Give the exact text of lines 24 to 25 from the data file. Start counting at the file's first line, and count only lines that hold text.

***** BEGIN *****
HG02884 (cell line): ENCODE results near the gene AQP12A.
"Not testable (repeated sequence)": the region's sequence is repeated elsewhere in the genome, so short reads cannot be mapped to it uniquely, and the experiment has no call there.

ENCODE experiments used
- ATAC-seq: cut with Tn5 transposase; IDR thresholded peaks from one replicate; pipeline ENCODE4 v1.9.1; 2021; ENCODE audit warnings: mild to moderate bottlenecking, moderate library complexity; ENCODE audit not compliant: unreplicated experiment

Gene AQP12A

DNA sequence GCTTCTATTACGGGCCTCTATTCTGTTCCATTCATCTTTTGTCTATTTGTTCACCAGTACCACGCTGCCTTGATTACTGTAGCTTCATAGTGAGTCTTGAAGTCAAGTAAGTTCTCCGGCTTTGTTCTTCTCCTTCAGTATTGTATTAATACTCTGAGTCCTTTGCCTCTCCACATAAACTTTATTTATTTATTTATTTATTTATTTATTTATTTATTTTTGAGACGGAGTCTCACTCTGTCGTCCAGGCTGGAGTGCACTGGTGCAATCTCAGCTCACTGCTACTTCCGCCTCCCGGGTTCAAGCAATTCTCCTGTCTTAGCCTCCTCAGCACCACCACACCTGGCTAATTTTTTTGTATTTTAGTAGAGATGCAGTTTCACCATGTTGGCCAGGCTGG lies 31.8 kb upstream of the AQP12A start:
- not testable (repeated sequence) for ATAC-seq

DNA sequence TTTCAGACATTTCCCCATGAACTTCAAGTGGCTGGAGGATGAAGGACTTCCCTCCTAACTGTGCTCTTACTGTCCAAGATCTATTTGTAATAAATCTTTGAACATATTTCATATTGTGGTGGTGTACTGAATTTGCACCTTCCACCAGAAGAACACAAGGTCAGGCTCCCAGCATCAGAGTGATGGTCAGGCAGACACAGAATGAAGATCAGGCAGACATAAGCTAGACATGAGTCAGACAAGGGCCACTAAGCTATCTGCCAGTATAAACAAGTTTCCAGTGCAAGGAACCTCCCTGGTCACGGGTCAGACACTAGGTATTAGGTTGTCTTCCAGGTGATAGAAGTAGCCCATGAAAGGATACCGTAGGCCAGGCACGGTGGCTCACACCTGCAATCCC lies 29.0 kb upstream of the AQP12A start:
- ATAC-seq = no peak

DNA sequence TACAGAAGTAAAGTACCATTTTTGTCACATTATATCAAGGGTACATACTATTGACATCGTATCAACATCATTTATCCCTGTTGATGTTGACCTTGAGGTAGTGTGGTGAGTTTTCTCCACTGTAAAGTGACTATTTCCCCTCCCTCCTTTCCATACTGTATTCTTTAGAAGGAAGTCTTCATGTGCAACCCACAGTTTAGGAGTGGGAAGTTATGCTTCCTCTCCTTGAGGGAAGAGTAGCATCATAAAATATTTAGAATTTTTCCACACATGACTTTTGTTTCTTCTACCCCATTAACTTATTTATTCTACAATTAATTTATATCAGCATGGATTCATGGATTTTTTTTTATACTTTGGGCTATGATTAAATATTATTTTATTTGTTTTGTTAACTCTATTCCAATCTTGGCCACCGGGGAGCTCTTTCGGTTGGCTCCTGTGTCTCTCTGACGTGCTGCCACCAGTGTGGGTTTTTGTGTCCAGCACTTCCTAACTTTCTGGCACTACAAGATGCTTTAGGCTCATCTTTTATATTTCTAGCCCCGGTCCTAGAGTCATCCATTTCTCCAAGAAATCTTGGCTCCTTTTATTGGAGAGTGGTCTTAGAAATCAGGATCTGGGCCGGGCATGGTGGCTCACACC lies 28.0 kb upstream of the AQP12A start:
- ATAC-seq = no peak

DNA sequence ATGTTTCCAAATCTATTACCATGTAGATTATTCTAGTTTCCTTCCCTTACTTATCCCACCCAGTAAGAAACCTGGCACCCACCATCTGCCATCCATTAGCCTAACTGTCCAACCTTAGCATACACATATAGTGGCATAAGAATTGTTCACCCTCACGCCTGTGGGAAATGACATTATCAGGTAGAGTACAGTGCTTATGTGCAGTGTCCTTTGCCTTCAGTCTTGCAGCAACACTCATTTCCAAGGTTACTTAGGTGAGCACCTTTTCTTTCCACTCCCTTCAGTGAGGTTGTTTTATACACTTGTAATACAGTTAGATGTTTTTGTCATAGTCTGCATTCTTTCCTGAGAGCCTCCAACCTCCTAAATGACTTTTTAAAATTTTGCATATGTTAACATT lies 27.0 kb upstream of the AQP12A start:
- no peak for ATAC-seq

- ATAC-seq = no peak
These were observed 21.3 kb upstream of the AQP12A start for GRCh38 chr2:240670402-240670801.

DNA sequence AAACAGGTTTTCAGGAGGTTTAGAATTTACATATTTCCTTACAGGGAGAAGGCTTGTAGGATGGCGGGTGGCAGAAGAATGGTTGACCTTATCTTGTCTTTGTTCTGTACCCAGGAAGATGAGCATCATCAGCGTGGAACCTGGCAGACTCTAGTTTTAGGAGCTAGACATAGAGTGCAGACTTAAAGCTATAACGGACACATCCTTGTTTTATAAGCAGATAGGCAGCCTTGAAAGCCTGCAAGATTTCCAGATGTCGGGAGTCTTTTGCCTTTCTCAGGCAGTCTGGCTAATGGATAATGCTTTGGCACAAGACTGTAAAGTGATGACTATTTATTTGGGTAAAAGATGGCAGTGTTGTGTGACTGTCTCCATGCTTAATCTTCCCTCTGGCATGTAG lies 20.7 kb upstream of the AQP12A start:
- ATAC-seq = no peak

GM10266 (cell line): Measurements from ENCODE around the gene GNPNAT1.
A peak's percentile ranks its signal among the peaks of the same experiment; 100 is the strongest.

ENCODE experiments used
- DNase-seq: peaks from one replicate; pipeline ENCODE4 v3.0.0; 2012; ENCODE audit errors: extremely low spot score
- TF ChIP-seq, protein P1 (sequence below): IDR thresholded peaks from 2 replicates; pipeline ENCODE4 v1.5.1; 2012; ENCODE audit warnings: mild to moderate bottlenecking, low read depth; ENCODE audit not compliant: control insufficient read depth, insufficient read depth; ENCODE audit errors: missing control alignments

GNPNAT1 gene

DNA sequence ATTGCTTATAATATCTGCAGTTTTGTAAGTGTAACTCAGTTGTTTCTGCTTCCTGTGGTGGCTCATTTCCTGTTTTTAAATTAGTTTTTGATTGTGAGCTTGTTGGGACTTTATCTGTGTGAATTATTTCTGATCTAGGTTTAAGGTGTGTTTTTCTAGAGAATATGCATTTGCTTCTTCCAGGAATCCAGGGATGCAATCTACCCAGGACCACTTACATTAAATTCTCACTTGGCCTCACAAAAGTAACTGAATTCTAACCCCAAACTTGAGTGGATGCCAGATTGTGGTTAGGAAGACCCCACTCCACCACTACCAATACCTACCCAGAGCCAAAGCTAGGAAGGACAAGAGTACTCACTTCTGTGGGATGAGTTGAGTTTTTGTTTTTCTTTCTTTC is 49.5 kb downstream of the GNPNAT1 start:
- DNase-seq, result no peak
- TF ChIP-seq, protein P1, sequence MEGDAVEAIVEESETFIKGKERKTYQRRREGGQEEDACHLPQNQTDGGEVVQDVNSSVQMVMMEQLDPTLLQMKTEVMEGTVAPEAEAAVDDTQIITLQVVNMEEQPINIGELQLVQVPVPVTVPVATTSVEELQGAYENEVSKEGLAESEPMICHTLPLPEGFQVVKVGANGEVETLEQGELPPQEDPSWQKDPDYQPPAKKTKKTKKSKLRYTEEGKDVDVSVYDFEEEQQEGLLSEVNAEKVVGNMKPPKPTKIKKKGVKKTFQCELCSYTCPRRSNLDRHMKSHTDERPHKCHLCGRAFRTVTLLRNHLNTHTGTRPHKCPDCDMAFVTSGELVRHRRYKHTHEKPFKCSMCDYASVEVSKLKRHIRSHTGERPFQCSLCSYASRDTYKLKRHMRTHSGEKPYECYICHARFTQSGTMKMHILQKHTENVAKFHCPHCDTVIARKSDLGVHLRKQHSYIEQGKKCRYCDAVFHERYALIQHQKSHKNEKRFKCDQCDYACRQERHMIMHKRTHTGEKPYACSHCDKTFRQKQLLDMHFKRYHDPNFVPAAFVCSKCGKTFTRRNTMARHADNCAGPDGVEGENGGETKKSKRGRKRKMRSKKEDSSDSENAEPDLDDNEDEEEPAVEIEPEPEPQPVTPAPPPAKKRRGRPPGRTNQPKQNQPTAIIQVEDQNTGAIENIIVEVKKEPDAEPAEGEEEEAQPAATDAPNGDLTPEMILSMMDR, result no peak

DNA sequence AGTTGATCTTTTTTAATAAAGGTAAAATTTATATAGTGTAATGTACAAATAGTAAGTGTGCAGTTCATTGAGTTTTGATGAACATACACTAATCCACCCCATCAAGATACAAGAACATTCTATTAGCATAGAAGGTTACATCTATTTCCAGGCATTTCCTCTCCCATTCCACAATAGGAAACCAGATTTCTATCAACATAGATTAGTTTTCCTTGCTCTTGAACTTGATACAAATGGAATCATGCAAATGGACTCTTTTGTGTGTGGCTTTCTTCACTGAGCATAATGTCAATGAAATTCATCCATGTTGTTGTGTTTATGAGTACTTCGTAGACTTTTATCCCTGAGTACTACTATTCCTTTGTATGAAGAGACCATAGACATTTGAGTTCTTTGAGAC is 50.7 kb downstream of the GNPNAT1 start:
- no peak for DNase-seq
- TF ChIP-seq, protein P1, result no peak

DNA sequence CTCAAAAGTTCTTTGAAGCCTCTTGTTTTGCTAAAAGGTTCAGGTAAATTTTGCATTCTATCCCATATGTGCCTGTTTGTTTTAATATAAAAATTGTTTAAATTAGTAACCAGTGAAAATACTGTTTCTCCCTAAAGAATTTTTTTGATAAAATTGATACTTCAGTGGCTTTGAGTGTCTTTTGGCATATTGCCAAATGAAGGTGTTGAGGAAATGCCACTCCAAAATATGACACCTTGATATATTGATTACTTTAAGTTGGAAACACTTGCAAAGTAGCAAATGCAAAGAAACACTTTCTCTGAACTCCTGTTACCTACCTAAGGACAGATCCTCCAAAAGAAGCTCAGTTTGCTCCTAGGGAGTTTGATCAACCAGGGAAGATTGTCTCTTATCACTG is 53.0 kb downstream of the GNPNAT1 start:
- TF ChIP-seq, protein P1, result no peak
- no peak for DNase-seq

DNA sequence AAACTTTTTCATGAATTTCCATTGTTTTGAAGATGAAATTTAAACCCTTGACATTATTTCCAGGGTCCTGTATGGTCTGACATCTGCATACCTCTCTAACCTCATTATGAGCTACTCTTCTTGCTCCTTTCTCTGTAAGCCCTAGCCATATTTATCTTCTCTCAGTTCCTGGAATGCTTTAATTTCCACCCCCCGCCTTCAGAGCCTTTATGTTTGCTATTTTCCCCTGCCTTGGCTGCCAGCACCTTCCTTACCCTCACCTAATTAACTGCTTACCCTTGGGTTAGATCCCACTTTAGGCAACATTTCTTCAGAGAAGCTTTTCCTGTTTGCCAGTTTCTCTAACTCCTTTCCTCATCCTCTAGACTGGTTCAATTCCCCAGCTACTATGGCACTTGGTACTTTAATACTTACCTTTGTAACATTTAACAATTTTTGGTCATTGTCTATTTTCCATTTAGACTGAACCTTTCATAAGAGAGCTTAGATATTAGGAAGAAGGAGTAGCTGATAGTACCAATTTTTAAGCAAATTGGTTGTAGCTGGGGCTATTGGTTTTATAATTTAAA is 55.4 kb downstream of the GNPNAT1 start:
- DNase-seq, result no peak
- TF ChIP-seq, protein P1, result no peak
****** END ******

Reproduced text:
DNA sequence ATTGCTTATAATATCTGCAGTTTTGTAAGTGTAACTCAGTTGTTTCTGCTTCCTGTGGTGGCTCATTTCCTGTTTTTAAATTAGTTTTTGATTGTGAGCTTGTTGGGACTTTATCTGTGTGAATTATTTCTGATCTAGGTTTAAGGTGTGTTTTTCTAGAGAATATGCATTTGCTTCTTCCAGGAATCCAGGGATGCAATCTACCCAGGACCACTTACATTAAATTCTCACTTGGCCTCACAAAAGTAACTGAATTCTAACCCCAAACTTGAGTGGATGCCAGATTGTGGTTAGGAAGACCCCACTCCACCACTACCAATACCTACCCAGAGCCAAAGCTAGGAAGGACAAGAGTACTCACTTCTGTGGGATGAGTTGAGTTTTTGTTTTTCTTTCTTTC is 49.5 kb downstream of the GNPNAT1 start:
- DNase-seq, result no peak